Fukushima olive flounders return to market(「ヒラメ漁」再開へ 出荷停止解除)

Kazuyasu Takahashi smiles in front of a boat in Soma, Fukushima Prefecture, last month. He talked about his immense expectation for local olive flounders as the shipment ban on the fish was lifted.(ヒラメの出荷停止指示の解除を受け期待を高める高橋さん=6月9日、相馬市尾浜)

 FUKUSHIMA -- Olive flounders caught off the coast of Fukushima Prefecture will be back on the market as the government lifted a shipment ban on the fish, which were traded at high prices before the 2011 nuclear disaster. The ban was lifted early last month together with one on whitespotted conger eels.


 Olive flounders shipped from Fukushima ports are called Joban-mono, named after the traditional name for the area -- Joban.
  They are latest type of fish caught off the coast of the prefecture for which the shipping ban has been lifted. Olive flounders will become a subject of trial operations -- small-scale fishing and sales. It is expected the fish will be available in stores as early as September, after the Fukushima Prefectural Federation of Fisheries Co-operative Associations and the Fukushima prefectural government have the necessary discussions. The number of types of fish still not allowed on the market now stands at 26.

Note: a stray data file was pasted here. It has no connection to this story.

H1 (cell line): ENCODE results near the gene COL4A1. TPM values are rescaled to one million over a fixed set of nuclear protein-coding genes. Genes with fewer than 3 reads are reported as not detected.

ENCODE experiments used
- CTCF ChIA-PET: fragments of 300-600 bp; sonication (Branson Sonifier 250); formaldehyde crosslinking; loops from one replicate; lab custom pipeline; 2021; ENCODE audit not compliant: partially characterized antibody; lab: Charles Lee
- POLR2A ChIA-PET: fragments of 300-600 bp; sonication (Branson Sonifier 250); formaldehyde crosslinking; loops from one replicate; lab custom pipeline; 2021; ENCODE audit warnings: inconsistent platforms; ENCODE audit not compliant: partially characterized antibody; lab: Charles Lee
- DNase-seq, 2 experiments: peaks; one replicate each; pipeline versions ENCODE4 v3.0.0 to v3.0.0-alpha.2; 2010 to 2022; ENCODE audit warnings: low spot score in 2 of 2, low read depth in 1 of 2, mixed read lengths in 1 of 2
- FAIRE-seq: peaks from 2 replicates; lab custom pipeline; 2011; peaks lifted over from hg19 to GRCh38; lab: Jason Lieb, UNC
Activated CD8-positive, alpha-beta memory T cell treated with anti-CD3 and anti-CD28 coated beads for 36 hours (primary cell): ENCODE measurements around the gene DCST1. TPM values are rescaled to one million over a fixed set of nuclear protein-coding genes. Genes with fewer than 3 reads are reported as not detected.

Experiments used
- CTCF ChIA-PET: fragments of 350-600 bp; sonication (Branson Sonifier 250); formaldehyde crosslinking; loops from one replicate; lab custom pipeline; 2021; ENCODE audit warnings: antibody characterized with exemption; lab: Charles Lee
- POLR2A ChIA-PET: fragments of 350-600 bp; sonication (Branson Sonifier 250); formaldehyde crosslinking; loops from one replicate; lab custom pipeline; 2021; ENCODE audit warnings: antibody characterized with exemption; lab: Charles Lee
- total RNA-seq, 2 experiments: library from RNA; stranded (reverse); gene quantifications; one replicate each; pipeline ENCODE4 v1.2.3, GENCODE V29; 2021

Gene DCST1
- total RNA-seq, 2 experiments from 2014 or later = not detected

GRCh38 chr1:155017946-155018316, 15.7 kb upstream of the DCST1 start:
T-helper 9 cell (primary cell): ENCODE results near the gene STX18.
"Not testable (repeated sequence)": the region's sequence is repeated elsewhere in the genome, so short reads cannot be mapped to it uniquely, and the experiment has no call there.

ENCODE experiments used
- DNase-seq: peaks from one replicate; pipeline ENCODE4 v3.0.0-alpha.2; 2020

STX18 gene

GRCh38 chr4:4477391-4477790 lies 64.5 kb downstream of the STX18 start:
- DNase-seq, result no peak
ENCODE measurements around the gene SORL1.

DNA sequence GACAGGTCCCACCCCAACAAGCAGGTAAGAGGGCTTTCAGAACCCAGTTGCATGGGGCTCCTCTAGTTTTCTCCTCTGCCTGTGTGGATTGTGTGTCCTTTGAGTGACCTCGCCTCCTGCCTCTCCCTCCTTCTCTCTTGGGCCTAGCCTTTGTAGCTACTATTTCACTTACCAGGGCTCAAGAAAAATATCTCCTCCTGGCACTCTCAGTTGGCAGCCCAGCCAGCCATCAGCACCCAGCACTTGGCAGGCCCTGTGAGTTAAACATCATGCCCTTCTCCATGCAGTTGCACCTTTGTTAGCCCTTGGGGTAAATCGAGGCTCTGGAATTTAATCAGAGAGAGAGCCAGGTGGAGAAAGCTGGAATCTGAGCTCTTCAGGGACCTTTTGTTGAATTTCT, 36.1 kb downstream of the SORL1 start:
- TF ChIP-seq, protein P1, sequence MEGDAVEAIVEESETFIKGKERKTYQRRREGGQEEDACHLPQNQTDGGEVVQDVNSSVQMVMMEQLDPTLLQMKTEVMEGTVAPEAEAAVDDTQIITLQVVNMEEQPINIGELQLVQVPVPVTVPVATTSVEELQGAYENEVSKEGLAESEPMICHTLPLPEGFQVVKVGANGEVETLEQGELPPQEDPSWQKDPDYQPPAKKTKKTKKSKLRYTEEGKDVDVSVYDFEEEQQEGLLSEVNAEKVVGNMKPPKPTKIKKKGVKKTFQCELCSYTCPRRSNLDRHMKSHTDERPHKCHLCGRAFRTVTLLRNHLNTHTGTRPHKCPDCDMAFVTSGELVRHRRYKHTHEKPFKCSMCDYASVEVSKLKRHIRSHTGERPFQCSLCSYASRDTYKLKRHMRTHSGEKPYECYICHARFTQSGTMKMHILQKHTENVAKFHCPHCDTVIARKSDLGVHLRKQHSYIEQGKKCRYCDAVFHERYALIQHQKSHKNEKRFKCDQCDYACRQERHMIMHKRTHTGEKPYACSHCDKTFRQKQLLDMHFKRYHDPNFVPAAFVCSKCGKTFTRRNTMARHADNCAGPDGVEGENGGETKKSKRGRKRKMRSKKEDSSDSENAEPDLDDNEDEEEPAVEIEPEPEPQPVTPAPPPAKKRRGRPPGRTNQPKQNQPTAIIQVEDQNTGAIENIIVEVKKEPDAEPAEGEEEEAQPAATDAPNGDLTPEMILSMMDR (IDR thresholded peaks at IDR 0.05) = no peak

The level of radioactive substances in olive flounders from Fukushima Prefecture has remained below the government-set threshold of 100 becquerels per kilogram for quite some time. Thus, both the central and prefectural governments reached a conclusion that the levels in those fish would not exceed the threshold.
 Local fishery associations -- including the Soso (Soma-Futaba) and Iwaki areas' committees on test fishing and boards of the fishery cooperative heads -- will discuss necessary matters such as the period of trial operation, distribution plans and countermeasures against possible economic damage caused by concerns about contamination.


 "The catch of olive flounders is the third largest among fish caught in the prefecture," said Tetsu Nozaki, chair of the Fukushima Prefectural Federation of Fisheries Co-operative Associations. "It will contribute to progress in trial operations as a whole."


 The catch of olive flounders in Fukushima Prefecture in 2010 was 734 tons, ranked third in the nation. Prior to the 2011 Great East Japan Earthquake, olive flounder was Fukushima's major fish. It was sold at a high price at the Tokyo Metropolitan Central Wholesale Market, better known as Tsukiji Market. However, shipments of the fish were banned in June 2012.


 According to the prefectural government, levels of radioactive cesium in all 1,078 olive flounder caught for inspection between March 10, 2014, and May 23 this year fell below the government-set threshold. The density of the radioactive substance has been decreasing year by year. The highest level detected from fish caught in the same period was 87 becquerels per kilogram, with the average level at 9.7 becquerels per kilogram.